The Thunderbirds are scheduled to appear at the Vectren Dayton Air Show in the 2019 show season. The Navy’s Blue Angels are set to fly at the air show June 23-24.
Published: Thursday, April 26, 2018 @ 12:15 PM
Updated: Thursday, April 26, 2018 @ 12:16 PM
Columbus — Federal tax returns released on Wednesday show that Mike and Fran DeWine reported $634,975 wages, pension and investment income last year and paid $113,801 in taxes.
The Greene County couple donated $57,389 to charities, including Catholic churches, anti-abortion groups and community health organizations.
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The DeWine-Husted campaign allowed media outlets to review three years of returns and take notes but not make copies of the documents.
Lt. Gov. Mary Taylor, DeWine’s opponent in the May 8 primary, filed individually for 2017 and reported income of $97,197, federal taxes of $13,794, state and local taxes of $5,105 and no charity donations. Her husband Donzell Taylor, who owns dozens of companies, filed his own return, which was not made available to reporters.
The big numbers reveal the extensive wealth of the 71-year-old DeWine. The DeWines receive interest income from companies, trust funds, brokerage accounts and partnerships. Their holdings include partial ownership of the Asheville Tourists, a single A professional baseball team.
In 2016, their total income hit $758,848, the tax bill was $138,129 and charitable giving was $42,726, returns show. In 2015, total income was $645,870, federal taxes paid was $125,642 and charitable giving was $42,569.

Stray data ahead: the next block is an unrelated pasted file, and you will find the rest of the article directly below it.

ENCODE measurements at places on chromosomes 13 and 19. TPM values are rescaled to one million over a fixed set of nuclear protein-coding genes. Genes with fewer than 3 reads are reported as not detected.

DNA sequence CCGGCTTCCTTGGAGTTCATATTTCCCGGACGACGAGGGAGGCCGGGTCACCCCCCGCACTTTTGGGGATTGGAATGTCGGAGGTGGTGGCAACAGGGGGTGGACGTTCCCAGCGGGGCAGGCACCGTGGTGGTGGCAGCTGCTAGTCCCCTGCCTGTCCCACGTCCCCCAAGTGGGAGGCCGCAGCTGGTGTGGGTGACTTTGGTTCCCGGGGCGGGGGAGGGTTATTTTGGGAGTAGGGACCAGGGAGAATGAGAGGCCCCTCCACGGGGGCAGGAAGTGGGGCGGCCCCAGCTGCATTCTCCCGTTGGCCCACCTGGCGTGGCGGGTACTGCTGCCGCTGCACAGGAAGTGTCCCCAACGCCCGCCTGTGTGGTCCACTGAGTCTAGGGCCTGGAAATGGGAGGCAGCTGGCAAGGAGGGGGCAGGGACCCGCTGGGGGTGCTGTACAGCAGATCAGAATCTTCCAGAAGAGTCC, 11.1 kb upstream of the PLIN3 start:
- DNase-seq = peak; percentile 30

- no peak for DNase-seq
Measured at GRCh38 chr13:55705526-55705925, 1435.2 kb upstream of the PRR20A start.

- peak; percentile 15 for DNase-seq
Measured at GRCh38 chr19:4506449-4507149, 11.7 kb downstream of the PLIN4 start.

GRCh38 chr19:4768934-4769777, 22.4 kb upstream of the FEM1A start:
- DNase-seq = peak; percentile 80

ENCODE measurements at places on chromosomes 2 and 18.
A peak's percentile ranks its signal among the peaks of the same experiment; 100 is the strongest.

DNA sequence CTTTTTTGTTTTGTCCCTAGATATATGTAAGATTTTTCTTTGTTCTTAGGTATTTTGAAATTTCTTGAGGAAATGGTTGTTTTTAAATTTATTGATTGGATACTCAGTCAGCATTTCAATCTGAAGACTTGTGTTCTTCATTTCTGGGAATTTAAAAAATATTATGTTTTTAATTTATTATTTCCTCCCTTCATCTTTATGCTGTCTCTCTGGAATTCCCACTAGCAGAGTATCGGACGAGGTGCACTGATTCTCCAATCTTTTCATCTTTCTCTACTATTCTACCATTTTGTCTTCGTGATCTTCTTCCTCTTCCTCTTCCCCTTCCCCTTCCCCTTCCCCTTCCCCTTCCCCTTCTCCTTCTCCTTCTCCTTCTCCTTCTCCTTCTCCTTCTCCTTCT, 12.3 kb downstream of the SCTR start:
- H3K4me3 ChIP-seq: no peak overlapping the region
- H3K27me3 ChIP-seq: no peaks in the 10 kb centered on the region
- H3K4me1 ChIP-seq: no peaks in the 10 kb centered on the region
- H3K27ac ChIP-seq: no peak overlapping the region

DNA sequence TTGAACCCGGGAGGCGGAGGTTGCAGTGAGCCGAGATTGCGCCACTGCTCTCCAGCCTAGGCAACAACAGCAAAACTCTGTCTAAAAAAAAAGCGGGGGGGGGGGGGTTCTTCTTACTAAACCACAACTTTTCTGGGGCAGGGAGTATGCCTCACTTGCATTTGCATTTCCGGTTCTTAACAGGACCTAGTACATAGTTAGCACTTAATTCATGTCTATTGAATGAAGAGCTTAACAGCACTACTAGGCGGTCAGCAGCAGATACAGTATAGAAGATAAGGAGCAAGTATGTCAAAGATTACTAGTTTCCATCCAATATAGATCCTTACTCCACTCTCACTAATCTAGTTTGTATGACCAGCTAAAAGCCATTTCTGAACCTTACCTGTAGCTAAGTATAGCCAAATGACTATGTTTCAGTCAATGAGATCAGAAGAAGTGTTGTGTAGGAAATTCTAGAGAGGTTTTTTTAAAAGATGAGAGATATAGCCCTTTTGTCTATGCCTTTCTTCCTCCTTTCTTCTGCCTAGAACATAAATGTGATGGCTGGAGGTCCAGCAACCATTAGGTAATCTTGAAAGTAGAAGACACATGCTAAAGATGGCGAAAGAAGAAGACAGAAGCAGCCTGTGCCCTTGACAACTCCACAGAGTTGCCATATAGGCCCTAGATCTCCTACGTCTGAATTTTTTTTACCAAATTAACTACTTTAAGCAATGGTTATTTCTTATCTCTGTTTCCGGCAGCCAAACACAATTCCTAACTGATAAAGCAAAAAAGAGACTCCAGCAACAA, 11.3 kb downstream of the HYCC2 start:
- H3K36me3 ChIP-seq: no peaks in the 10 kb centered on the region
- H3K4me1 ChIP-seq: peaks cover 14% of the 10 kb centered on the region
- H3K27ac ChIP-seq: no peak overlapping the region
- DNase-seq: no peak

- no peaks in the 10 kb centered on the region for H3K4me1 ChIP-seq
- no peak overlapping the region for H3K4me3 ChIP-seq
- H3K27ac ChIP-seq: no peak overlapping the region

Additionally, over three years, the DeWines paid $177,923 in state and local taxes.
In addition, the couple established and funded a charitable foundation, which makes roughly $800,000 in annual contributions to various entities, including Hands Together, which operates the Becky DeWine School in Haiti.
Releasing tax returns is not mandated by law but by and large, candidates for governor have done so voluntarily in the interest of transparency and accountability.
DeWine’s running mate, Ohio Secretary of State Jon Husted, also released three years of federal returns filed jointly with his wife, Tina Husted, a Realtor, professional runner, coach and artist.
In 2017, the Husteds total income was $176,765, total federal taxes were $27,398 and charitable gifts totaled $10,126. In 2016, income was $134,014, federal taxes were $14,450 and charitable giving totaled $8,645, according to the Husted return. Their 2015 return shows income of $159,126, federal taxes $23,316 and charitable giving of $10,005.